I remember reading the earliest news stories about AIDS, a mysterious new blood-borne disease, and freezing with the intuitive knowledge that whatever was borne through the blood could be borne into Peter’s blood—and, by accident, perhaps mine, too. Since we were trying to get me pregnant, we had stopped using any birth control. How innocent it seems in retrospect that even when I suffered our second lost pregnancy in 1984, Peter had gamely whispered in my ear, “Don’t worry. I’ll knock you up again.”
But we had no chance. Soon thereafter, it was confirmed that the very blood products that had helped save and heal and improve the lives of so many hemophiliacs also had the power to infect them with AIDS. As for sex—as they say in Brooklyn, fuggedaboutit. In politer terms, Peter’s hematologists advised us to cease and desist getting pregnant again. Our mutual, sad assumption in the months that ensued: Not only had our love not produced a baby, but it may well have doomed me, too.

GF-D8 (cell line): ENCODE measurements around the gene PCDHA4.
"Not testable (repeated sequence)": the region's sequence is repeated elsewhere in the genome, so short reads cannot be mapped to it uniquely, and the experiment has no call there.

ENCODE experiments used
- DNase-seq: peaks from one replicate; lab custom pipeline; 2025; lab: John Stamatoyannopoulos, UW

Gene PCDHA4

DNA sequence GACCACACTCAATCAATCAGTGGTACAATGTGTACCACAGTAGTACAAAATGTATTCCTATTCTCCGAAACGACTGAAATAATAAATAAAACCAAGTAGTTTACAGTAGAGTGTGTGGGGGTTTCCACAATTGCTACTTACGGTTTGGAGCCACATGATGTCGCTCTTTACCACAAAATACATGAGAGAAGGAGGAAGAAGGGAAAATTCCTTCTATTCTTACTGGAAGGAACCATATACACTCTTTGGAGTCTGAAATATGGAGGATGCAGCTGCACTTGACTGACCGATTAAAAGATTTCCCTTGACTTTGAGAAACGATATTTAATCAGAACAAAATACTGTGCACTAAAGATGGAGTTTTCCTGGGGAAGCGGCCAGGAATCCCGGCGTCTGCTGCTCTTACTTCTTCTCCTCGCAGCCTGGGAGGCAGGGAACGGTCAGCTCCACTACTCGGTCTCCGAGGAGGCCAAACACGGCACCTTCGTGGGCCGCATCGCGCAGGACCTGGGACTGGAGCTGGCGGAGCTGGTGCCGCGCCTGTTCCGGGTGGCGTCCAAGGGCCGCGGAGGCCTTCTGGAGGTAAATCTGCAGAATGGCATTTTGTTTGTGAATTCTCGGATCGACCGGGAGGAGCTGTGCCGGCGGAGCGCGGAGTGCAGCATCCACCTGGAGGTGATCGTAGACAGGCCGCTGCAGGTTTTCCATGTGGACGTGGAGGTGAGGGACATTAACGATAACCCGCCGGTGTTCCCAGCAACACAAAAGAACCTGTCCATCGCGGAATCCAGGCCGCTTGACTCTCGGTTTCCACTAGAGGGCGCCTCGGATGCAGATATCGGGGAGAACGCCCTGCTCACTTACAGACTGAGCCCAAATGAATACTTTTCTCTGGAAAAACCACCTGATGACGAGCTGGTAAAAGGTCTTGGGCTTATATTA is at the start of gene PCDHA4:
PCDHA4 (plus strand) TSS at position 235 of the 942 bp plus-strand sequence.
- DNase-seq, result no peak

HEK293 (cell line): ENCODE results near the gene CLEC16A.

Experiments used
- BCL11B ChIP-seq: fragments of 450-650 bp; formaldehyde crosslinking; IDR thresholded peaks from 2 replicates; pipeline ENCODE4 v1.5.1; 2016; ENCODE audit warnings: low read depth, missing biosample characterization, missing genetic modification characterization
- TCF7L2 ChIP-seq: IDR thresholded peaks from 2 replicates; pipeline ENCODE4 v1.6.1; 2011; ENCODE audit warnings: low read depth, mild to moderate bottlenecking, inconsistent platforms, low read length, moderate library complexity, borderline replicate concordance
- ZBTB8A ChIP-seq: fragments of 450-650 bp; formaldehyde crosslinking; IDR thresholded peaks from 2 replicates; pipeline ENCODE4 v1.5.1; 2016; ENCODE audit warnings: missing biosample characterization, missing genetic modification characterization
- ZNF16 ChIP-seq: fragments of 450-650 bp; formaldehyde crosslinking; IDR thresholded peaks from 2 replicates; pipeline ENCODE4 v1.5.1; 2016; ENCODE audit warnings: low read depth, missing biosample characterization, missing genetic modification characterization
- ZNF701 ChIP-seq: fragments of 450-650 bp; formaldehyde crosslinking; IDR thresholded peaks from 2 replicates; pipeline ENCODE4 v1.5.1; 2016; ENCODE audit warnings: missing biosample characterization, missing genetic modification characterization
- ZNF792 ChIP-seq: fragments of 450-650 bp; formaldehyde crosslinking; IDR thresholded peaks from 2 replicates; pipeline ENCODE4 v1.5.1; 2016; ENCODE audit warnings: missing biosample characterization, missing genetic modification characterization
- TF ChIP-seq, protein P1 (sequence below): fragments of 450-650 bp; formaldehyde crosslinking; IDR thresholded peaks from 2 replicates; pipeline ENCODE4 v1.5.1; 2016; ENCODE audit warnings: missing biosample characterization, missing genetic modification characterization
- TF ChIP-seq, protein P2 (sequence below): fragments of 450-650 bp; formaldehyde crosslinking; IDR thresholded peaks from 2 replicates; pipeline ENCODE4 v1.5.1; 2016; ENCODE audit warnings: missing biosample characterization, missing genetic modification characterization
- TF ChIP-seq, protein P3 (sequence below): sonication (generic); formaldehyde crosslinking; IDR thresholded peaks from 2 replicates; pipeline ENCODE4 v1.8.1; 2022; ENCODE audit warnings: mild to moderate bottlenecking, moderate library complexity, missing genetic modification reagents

And then our very own HIV test results—his and hers—arrived. Peter was positive. I was negative. How had it happened that I never became HIV-positive myself?
It wasn’t until recently that we knew: He was circumcised. Actually, I should say, now I know. Peter died in 1999.